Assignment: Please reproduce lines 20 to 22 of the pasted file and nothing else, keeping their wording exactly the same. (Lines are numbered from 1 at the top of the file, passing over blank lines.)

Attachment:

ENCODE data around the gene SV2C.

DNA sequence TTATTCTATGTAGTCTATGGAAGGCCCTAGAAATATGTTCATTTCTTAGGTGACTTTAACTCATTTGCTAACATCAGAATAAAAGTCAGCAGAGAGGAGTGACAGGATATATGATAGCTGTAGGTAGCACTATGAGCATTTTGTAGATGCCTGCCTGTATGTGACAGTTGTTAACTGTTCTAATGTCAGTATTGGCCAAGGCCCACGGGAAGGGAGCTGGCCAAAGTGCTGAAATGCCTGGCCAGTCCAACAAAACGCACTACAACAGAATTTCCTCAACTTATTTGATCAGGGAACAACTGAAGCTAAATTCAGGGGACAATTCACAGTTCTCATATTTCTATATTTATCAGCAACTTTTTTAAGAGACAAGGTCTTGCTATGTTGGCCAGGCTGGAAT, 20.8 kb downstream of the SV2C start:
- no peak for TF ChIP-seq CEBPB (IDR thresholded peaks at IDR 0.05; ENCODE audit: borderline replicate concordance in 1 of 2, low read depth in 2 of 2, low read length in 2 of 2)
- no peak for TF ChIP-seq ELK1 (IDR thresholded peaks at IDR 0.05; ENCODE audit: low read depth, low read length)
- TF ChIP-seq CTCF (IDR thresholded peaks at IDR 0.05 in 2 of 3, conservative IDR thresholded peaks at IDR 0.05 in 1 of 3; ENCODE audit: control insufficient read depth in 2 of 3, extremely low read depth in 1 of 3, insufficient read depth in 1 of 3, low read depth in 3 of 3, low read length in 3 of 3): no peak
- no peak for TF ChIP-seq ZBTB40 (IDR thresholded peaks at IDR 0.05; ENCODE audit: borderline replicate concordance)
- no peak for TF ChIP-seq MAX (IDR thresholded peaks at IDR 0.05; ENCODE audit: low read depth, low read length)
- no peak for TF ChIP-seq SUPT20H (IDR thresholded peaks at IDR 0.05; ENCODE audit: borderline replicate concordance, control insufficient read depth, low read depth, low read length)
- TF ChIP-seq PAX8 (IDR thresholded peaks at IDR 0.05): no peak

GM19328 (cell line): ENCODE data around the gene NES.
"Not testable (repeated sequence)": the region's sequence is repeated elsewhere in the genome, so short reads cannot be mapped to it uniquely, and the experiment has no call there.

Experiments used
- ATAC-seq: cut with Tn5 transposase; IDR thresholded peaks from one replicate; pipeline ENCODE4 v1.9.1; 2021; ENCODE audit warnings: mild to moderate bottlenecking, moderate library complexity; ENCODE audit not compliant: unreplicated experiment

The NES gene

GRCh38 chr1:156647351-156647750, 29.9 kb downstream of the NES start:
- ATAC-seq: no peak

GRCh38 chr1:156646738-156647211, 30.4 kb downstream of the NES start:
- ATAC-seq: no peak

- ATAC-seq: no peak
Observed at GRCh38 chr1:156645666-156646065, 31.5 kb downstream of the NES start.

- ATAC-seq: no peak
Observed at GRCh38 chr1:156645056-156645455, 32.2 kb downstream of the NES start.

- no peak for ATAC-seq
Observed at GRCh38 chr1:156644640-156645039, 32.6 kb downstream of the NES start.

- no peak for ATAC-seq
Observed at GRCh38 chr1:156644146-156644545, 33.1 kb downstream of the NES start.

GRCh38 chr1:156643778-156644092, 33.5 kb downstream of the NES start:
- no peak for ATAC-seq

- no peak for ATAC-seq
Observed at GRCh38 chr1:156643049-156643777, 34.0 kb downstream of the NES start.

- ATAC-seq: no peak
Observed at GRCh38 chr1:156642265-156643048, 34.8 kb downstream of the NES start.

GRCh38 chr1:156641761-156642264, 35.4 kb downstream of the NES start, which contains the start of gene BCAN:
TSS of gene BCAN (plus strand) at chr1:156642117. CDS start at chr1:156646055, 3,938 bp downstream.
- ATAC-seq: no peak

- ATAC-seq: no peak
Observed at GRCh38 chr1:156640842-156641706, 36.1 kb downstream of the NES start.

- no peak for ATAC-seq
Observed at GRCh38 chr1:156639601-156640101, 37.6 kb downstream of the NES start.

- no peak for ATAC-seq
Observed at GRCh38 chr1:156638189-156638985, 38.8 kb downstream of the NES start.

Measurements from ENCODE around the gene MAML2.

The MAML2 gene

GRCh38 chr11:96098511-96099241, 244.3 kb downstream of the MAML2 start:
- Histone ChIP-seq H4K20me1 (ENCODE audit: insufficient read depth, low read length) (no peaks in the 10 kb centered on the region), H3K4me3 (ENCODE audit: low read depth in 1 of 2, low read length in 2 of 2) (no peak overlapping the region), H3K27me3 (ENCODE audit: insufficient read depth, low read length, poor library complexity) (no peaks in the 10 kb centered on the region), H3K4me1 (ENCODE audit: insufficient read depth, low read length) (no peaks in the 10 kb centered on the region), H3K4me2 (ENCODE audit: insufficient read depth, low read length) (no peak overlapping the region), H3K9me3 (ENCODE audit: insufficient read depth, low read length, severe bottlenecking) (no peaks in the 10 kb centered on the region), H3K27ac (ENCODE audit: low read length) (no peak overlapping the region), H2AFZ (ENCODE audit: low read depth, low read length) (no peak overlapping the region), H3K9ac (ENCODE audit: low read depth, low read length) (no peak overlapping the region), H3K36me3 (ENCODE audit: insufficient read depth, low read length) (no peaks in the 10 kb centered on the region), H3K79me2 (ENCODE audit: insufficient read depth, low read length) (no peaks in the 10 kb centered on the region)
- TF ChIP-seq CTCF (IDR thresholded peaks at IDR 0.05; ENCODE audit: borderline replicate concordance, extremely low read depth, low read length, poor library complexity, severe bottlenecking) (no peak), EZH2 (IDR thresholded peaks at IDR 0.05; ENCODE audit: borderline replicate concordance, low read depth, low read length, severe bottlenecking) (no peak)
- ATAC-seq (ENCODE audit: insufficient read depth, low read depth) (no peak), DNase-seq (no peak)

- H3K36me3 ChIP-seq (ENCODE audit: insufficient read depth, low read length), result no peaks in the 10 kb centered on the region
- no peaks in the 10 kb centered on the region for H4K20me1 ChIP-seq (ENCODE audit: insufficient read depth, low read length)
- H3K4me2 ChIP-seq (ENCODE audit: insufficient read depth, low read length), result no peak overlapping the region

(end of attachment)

Observed at GRCh38 chr1:156645666-156646065, 31.5 kb downstream of the NES start.

- ATAC-seq: no peak
Observed at GRCh38 chr1:156645056-156645455, 32.2 kb downstream of the NES start.